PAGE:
If the allocation of our distributive share of our operating partnership’s loss would reduce the adjusted tax basis of our partnership interest below zero, the recognition of such loss will be deferred until such time as the recognition of such loss would not reduce our adjusted tax basis below zero. To the extent that our operating partnership’s distributions, or any decrease in our share of the indebtedness of our operating partnership, which is considered a constructive cash distribution to the partners, reduce our adjusted tax basis below zero, such distributions will constitute taxable income to us. Such distributions and constructive distributions normally will be characterized as long-term capital gain.

Depreciation Deductions Available to Our Operating Partnership. To the extent that our operating partnership acquires its hotels in exchange for cash, its initial basis in such hotels for federal income tax purposes generally was or will be equal to the purchase price paid by our operating partnership. Our operating partnership’s initial basis in hotels acquired in exchange for units in our operating partnership should be the same as the transferor’s basis in such hotels on the date of acquisition by our operating partnership. Although the law is not entirely clear, our operating partnership generally will depreciate such depreciable hotel property for federal income tax purposes over the same remaining useful lives and under the same methods used by the transferors. Our operating partnership’s tax depreciation deductions will be allocated among the partners in accordance with their respective interests in our operating partnership, except to the extent that our operating partnership is required under the federal income tax laws governing partnership allocations to use a method for allocating tax depreciation deductions attributable to contributed properties that results in our receiving a disproportionate share of such deductions.

 

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Partnership Audit Rules

The Bipartisan Budget Act of 2015 changed the rules applicable to federal income tax audits of partnerships. Under these rules, among other changes and subject to certain exceptions, any audit adjustment to items of income, gain, loss, deduction, or credit of a partnership (and any partner’s distributive share thereof) is determined, and taxes, interest, or penalties attributable thereto are assessed and collected, at the partnership level, absent an election to the contrary. It is possible that these rules could result in Partnerships in which we directly or indirectly invest being required to pay additional taxes, interest and penalties as a result of an audit adjustment, and we, as a direct or indirect partner of these Partnerships, could be required to bear the economic burden of those taxes, interest, and penalties. Shareholders are urged to consult their tax advisors with respect to these changes and their potential impact on their investment in our shares of beneficial interest.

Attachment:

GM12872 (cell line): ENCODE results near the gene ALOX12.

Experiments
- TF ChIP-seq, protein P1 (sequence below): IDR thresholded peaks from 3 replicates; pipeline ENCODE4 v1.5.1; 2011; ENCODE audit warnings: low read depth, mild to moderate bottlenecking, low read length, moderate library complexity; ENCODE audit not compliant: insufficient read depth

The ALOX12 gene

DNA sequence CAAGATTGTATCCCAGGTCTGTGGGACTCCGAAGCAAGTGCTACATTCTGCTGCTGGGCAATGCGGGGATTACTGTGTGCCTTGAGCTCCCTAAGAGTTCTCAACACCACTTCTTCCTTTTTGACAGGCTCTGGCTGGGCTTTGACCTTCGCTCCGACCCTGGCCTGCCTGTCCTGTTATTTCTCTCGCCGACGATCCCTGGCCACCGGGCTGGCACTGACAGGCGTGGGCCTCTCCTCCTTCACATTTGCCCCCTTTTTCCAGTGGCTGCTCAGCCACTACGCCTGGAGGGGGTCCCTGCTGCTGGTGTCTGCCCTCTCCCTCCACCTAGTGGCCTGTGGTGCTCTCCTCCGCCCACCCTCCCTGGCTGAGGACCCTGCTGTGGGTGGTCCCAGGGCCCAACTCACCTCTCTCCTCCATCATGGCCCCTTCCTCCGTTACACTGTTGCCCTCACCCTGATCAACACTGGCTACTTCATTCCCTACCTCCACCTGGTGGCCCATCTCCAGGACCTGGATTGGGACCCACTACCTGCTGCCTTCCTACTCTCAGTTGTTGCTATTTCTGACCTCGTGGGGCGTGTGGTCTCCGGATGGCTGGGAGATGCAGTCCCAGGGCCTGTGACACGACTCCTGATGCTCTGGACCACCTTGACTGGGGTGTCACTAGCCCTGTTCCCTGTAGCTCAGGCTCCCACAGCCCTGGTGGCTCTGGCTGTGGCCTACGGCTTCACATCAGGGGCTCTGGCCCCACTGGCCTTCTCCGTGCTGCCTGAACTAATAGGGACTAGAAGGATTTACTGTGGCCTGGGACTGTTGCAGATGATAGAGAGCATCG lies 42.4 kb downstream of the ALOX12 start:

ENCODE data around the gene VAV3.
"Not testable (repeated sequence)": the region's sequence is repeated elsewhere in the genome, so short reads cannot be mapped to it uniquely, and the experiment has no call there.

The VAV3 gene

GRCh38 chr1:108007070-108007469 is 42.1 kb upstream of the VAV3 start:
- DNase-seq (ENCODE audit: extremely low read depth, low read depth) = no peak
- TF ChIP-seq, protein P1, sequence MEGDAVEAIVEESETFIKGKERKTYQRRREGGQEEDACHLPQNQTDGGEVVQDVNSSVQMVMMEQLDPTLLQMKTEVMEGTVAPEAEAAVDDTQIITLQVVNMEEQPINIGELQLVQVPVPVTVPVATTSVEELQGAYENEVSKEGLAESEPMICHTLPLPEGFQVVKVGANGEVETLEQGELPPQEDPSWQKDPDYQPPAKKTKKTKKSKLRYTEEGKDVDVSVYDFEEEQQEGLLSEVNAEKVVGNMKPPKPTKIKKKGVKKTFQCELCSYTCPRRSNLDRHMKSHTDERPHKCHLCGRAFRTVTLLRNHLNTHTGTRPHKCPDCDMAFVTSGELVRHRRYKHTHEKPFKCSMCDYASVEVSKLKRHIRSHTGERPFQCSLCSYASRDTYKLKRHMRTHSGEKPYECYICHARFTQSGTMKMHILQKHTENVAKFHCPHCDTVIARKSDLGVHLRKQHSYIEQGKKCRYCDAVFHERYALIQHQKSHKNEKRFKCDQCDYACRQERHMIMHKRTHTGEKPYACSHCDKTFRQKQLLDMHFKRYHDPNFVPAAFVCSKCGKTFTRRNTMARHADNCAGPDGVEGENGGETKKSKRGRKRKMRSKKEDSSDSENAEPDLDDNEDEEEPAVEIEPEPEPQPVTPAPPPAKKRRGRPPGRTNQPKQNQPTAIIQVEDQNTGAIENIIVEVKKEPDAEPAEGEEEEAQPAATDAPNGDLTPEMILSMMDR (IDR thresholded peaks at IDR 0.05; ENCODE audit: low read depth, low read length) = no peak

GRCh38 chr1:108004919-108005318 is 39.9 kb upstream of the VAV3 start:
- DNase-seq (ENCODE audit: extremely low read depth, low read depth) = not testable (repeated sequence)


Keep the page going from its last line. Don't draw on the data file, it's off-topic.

Sale of a Partnership’s Property

Generally, any gain realized by a Partnership on the sale of property held by the Partnership for more than one year will be long-term capital gain, except for any portion of such gain that is treated as depreciation or cost recovery recapture. Any gain or loss recognized by a Partnership on the disposition of contributed properties will be allocated first to the partners of the Partnership who contributed such properties to the extent of their built-in gain or loss on those properties for federal income tax purposes. The partners’ built-in gain or loss on such contributed properties will equal the difference between the partners’ proportionate share of the book value of those properties and the partners’ tax basis allocable to those properties at the time of the contribution. Any remaining gain or loss recognized by the Partnership on the disposition of the contributed properties, and any gain or loss recognized by the Partnership on the disposition of the other properties, will be allocated among the partners in accordance with their respective percentage interests in the Partnership.

Our share of any gain realized by a Partnership on the sale of any property held by the Partnership as inventory or other property held primarily for sale to customers in the ordinary course of the Partnership’s trade or business will be treated as income from a prohibited transaction that is subject to a 100% penalty tax. Such prohibited transaction income also may have an adverse effect upon our ability to satisfy the income tests for REIT status. See “—Gross Income Tests” above. We do not presently intend, however, to acquire or hold or to allow any Partnership to acquire or hold any property that represents inventory or other property held primarily for sale to customers in the ordinary course of our or such Partnership’s trade or business.